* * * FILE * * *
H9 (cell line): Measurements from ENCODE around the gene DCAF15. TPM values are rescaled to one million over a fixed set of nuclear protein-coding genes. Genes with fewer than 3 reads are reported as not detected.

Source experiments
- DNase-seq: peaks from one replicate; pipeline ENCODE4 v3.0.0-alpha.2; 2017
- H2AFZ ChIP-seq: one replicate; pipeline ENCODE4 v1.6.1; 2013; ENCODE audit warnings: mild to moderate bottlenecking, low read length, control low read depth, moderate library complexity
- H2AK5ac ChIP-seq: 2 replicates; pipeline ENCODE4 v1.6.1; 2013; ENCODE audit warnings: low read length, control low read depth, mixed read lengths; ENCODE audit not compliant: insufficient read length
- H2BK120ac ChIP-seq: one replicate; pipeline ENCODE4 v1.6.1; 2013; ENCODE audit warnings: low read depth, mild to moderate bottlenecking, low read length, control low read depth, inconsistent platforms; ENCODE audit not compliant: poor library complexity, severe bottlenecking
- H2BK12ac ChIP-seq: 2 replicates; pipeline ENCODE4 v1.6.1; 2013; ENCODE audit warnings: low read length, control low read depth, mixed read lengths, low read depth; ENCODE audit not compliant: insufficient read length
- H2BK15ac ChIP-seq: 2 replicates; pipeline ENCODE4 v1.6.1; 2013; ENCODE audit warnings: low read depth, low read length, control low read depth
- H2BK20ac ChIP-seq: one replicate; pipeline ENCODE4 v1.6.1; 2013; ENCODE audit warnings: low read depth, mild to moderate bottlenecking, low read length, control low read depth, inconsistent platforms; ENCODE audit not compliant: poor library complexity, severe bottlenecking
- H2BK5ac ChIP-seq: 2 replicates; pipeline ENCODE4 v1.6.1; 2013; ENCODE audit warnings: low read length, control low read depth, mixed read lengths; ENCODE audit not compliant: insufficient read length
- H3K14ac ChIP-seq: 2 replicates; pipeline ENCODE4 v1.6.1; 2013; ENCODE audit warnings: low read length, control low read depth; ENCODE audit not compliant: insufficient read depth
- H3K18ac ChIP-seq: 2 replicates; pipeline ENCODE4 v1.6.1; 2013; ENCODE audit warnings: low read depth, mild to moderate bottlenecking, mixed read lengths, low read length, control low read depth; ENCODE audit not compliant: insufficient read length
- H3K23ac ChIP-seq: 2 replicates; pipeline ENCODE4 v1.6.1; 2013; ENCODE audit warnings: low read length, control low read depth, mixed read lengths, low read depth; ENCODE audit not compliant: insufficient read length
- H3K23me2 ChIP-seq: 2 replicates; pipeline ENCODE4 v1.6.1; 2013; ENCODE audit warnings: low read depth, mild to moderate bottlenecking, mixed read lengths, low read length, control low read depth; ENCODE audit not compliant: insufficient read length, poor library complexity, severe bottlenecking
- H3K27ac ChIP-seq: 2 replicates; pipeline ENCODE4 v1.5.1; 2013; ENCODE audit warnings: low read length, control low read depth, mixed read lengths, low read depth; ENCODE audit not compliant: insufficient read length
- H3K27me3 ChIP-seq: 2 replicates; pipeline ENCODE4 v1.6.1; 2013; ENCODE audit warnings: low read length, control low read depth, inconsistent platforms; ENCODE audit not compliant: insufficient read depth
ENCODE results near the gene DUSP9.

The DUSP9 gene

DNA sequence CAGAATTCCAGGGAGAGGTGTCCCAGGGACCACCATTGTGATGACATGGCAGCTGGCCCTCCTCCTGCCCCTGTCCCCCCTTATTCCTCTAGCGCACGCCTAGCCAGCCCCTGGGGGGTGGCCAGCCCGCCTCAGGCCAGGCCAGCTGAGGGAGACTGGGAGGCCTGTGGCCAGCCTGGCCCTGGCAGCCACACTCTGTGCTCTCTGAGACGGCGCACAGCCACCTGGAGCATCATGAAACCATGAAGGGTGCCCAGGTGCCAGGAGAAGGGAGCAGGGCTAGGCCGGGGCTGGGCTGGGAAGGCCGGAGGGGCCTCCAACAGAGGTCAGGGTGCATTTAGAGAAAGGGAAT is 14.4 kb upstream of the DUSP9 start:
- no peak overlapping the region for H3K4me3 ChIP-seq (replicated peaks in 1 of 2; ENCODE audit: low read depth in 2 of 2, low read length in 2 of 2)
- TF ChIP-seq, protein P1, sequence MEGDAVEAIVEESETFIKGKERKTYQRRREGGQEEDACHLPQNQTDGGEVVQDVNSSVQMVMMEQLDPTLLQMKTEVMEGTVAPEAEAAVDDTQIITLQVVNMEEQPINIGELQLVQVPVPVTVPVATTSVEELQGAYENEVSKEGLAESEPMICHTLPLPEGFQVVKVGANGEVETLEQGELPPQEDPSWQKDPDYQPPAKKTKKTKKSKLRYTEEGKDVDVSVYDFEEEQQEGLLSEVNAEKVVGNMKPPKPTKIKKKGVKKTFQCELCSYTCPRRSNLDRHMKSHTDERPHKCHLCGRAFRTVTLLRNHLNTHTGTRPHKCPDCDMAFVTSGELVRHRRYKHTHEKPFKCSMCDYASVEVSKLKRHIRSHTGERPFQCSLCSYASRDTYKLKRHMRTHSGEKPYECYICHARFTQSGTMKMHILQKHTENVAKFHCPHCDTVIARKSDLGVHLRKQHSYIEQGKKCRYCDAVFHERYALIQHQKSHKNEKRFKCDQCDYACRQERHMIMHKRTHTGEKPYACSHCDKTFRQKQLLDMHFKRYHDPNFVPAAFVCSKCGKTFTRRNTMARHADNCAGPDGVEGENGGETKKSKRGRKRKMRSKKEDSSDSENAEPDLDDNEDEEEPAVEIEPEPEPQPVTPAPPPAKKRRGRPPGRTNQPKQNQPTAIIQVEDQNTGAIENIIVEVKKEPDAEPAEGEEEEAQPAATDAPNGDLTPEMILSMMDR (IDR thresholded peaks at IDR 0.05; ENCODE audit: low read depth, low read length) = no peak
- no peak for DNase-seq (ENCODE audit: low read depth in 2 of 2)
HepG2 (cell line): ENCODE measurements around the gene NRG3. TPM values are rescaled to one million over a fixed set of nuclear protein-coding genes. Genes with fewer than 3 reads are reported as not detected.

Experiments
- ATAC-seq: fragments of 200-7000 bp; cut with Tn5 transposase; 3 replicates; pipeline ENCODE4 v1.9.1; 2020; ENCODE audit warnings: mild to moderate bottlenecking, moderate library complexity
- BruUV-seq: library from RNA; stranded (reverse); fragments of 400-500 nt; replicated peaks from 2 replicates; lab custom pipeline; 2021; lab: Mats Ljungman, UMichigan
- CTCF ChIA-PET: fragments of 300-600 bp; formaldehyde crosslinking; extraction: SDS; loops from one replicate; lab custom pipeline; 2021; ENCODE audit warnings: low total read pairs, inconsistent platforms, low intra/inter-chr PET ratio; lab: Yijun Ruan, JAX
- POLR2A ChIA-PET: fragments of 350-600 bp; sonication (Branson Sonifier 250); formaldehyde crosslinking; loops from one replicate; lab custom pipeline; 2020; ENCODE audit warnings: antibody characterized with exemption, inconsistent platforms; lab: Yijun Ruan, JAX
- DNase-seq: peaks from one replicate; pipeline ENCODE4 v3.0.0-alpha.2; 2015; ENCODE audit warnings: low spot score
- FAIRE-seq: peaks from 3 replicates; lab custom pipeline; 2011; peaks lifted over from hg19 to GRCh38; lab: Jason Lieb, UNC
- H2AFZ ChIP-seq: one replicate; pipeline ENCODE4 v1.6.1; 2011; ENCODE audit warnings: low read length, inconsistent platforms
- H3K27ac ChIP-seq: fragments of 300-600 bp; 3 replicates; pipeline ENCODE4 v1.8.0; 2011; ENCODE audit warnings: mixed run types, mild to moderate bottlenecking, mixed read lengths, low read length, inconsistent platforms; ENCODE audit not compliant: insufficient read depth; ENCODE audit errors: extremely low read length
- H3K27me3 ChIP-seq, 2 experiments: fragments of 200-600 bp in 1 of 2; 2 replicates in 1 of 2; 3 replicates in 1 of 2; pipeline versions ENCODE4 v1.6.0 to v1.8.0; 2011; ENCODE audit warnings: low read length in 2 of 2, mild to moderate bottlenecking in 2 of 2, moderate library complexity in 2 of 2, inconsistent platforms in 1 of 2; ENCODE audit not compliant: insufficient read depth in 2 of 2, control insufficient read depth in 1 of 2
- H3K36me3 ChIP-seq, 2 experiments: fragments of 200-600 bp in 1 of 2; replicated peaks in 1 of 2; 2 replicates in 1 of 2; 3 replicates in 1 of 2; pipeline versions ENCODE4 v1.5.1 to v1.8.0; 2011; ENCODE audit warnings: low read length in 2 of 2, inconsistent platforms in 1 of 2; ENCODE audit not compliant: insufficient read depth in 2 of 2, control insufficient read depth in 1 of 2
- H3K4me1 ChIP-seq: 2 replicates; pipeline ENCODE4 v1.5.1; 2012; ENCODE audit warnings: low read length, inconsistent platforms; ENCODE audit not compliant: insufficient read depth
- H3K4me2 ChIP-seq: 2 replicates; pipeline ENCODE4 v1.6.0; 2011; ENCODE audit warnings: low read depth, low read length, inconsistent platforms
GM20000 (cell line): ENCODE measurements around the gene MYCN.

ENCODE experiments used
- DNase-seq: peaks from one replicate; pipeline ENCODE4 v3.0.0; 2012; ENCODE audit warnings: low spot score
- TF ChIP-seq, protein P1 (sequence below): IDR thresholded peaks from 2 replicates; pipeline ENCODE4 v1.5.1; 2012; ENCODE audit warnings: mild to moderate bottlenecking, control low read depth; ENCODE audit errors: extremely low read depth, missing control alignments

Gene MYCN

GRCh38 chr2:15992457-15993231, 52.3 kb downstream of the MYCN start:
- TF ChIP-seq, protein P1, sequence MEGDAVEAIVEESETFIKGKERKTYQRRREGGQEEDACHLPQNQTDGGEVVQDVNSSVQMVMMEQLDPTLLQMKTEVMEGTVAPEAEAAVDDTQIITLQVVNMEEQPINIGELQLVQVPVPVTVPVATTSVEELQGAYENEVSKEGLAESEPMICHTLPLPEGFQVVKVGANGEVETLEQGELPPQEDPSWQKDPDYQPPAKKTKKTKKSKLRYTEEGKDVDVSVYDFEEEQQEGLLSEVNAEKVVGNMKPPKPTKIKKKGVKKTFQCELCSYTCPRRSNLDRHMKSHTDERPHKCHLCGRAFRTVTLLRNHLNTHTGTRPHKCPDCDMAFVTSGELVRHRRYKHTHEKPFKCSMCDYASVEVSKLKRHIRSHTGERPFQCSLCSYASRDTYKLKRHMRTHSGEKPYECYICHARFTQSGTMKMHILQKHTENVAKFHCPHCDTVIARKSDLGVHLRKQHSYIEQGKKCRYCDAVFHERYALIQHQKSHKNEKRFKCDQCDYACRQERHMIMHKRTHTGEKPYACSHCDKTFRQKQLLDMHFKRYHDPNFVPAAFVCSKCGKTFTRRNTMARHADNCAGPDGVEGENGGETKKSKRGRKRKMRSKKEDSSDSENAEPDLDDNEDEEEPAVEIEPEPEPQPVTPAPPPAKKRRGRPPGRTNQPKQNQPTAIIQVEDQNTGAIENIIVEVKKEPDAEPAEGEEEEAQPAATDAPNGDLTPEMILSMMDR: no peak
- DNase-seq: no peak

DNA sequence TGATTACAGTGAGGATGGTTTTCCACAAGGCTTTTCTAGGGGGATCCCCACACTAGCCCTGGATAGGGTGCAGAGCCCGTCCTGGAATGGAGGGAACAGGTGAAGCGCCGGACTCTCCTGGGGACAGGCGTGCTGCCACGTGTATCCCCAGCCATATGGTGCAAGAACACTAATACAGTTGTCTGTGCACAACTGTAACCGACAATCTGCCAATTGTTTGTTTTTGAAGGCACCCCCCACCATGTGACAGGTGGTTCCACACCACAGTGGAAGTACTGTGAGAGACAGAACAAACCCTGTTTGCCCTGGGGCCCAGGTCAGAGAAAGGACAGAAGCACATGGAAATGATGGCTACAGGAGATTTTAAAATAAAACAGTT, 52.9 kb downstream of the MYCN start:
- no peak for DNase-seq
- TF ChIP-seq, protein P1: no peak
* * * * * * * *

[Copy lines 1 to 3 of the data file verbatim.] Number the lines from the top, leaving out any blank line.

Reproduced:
H9 (cell line): Measurements from ENCODE around the gene DCAF15. TPM values are rescaled to one million over a fixed set of nuclear protein-coding genes. Genes with fewer than 3 reads are reported as not detected.

Source experiments
- DNase-seq: peaks from one replicate; pipeline ENCODE4 v3.0.0-alpha.2; 2017